FCC Eases Translator Siting Limit for AMs

The change is to a rule that said an AM station could place a rebroadcasting FM translator within the smaller of its daytime service contour or the 25-mile radius of its transmitter
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WASHINGTON � The 2,000 or so U.S. AM radio stations that rebroadcast on FM translators now have more flexibility in locating those FM signals.

The Federal Communications Commission today expanded the site limitations where translators can rebroadcast AM stations. This change was expected, having been discussed in the ongoing AM �revitalization� initiative, of which new Chairman Ajit Pai has been a vocal advocate.

The National Association of Broadcasters welcomed the rule change. Pai thanked the Media Bureau�s Audio Division, naming Jim Bradshaw, Peter Doyle, Tom Nessinger, and Lisa Scanlan for their work.

It was only about eight years ago that some AM stations were first given the opportunity to obtain FM spectrum for translated signals, and the commission has been expanding the program in various steps, included giving 1,000 or so more stations the opportunity to acquire and relocate translators this past year � one of several changes it made to the AM rules made in late 2015, but the one that got the most attention by far. It believes the translator approach is particularly helpful to AMs that would not otherwise have a meaningful nighttime presence on the dial; and the commission is planning another round of applications this year, though a timetable is not yet firm.

But the translator program also has put more pressure on the FM dial, where recent new entrants also include traditional translators as well as the expanded low-power FM service. And it raised criticisms that giving AM stations an FM footprint has little to do with �revitalizing� AM but rather is more about broadcaster spectrum migration.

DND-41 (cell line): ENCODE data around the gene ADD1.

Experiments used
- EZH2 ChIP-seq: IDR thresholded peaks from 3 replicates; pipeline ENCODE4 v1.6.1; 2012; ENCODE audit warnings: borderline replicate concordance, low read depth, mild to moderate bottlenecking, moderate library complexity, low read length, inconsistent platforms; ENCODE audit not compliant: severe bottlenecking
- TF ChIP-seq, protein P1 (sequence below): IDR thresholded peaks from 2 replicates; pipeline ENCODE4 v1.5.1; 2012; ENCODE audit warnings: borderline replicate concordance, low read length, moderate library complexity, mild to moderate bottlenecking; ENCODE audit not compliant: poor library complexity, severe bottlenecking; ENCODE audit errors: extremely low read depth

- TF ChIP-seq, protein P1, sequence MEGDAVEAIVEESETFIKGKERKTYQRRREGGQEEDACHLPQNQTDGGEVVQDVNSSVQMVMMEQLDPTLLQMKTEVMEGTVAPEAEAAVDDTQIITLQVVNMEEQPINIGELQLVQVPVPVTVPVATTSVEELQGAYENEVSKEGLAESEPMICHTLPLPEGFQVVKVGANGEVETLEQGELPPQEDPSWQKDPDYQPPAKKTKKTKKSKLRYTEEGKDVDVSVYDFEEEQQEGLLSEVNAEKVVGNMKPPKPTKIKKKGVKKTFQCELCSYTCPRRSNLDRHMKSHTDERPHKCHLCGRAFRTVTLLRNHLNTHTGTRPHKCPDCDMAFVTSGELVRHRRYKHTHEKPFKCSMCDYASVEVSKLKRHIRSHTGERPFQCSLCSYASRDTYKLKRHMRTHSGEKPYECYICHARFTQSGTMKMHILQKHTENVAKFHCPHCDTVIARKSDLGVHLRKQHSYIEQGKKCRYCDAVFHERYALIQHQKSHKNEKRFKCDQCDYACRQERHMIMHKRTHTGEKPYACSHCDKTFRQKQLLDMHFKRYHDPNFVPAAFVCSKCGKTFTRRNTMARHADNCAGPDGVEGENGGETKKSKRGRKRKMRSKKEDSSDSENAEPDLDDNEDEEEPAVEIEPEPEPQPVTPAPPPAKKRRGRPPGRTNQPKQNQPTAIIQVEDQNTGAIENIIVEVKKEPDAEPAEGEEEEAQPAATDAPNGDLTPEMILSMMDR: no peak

Pai has said he plans more work on AM: �We�ll keep working on ways to improve signal quality on the AM band and reduce AM broadcasters� operating costs,� he said in his remarks to the Future of Radio Audio Symposium last week. Asked for more details by Radio World, Pai indicated that those are in discussion at the commission but didn�t commit to a timetable. The 2015 commission action put forth several possible additional steps including modifications to AM protection rules; changes to rules for partial proofs of performance and Method of Moments proofs; and the surrender of licenses by dual expanded/standard band stations. Some of these are considered more controversial and raise questions including whether to retain longstanding protections enjoyed by certain high-powered AM stations at night. The commission at the time also mentioned longer-term ideas about the role of the expanded band and possible changes to the main studio rule.

This week�s change is much narrower. The change is to a rule that said an AM station could place a rebroadcasting FM translator within the smaller of its daytime service contour or the 25-mile radius of its transmitter. The new rule allows the translator to be located anywhere within the AM�s daytime service contour or within a 25-mile radius of the transmitter, even if the contour is farther than 25 miles out.

The FCC�s announcement stated the rationale this way: �The current rule proved too restrictive for some AM broadcasters, especially those whose transmitters were far from their communities of license. AM transmission systems require large amounts of land, and many AM broadcasters have been forced to relocate to sites far from the cities they serve, where land is available or affordable. The rule change today especially benefits these AM stations, and also helps other AM stations whose highly directionalized technical facilities currently limit the area where they can locate a cross-service FM translator.�

This article was originally posted on RadioWorld.com, sister site of Radio magazine.

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